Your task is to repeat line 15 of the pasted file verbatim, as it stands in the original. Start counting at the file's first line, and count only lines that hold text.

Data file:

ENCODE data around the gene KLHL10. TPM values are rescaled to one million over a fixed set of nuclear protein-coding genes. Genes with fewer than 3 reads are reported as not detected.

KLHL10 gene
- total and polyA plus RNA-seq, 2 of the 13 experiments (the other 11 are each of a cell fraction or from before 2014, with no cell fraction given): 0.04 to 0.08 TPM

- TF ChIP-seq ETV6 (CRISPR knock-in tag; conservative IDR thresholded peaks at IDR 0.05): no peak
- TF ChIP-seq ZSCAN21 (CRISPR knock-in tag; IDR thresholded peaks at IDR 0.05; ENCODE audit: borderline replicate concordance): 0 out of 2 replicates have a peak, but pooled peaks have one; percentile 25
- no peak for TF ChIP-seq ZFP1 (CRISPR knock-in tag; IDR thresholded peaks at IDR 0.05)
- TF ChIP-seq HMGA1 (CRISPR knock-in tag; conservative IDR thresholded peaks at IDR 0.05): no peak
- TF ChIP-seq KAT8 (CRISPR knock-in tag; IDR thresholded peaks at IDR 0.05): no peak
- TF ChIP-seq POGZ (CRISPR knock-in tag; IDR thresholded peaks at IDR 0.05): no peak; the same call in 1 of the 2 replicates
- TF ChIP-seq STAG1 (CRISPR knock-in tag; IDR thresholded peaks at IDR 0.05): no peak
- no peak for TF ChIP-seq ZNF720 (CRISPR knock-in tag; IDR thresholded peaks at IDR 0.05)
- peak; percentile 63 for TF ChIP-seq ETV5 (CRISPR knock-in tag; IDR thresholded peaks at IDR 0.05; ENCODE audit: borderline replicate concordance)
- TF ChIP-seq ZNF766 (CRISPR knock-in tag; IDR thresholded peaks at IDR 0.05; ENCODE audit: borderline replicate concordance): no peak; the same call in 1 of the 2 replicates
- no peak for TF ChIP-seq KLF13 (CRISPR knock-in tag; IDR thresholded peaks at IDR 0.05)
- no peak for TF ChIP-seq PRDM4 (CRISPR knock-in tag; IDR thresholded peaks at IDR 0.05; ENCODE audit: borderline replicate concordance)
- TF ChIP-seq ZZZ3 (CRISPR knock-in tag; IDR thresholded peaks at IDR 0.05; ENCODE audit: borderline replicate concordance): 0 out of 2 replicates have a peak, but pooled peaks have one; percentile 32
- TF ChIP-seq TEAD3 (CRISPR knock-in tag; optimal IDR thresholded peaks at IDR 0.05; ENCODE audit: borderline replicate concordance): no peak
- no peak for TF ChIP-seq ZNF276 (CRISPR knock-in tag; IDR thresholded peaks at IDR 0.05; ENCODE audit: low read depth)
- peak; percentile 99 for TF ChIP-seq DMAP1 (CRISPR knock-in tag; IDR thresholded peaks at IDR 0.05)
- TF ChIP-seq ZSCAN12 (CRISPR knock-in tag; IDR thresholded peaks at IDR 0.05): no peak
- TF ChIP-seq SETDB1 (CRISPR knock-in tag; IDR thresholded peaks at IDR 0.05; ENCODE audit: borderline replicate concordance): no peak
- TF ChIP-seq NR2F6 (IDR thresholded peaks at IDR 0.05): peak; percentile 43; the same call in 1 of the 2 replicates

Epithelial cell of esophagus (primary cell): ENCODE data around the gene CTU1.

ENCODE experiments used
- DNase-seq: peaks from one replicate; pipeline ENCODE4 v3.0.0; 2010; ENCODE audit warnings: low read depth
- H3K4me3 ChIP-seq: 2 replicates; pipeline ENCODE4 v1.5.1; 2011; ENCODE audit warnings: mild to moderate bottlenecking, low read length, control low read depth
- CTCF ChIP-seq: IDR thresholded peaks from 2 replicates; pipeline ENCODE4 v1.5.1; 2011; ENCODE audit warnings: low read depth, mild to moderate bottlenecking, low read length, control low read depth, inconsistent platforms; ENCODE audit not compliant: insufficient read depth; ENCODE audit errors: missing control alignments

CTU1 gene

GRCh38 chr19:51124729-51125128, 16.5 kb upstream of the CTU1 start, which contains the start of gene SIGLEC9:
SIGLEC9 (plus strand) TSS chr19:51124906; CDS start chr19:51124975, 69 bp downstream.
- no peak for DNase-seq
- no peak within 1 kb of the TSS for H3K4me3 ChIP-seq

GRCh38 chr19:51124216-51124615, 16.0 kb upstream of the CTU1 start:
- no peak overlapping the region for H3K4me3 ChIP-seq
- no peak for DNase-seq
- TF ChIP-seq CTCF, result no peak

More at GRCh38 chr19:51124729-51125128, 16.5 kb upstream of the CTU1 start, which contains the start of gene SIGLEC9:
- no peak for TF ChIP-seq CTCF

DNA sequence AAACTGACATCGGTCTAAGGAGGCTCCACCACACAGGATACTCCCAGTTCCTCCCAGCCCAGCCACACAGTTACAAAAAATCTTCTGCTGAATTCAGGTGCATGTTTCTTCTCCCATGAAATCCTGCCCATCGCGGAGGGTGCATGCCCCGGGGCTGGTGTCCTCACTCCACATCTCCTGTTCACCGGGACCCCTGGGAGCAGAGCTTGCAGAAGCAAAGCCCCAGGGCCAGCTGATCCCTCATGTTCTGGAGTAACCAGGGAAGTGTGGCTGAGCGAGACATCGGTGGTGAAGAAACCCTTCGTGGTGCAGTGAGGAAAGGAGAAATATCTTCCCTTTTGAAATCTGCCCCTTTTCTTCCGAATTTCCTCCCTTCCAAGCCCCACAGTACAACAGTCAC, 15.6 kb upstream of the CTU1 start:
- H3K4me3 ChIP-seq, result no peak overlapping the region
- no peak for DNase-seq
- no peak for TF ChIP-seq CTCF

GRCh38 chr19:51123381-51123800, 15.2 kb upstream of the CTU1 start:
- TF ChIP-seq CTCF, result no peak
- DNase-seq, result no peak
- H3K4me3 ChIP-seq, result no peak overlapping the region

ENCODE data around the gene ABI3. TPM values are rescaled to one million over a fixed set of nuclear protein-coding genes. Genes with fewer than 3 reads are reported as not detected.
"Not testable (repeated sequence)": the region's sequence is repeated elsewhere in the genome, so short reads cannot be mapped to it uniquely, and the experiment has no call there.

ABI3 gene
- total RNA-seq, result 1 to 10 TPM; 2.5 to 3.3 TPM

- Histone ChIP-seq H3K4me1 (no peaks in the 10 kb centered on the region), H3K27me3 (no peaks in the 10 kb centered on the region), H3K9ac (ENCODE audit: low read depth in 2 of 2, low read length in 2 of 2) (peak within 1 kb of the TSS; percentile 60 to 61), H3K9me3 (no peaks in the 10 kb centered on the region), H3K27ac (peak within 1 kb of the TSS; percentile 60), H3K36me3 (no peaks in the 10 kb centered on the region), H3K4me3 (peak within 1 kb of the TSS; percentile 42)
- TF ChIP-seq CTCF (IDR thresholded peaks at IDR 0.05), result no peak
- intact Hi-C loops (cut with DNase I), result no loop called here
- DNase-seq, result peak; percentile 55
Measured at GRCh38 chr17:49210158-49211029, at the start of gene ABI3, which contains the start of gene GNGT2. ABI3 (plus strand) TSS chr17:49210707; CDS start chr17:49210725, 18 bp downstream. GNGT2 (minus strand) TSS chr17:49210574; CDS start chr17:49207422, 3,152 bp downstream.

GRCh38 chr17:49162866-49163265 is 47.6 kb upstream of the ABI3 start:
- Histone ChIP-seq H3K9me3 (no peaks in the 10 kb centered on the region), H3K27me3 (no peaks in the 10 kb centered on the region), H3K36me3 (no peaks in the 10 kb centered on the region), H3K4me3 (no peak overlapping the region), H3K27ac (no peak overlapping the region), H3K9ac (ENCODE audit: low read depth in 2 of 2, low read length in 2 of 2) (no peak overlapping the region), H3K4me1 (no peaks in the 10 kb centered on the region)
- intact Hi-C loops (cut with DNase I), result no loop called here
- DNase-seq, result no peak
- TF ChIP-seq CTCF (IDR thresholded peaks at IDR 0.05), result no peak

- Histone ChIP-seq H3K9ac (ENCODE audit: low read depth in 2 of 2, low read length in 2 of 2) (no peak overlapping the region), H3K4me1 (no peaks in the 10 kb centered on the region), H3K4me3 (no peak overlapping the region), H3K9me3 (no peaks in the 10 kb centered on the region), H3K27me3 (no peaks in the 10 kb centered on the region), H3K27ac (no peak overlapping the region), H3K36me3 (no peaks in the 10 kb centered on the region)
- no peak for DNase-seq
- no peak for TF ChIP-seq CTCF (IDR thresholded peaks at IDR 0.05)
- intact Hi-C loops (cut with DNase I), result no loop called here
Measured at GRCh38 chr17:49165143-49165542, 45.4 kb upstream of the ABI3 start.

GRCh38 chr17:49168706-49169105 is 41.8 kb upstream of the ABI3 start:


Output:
- no peak for TF ChIP-seq PRDM4 (CRISPR knock-in tag; IDR thresholded peaks at IDR 0.05; ENCODE audit: borderline replicate concordance)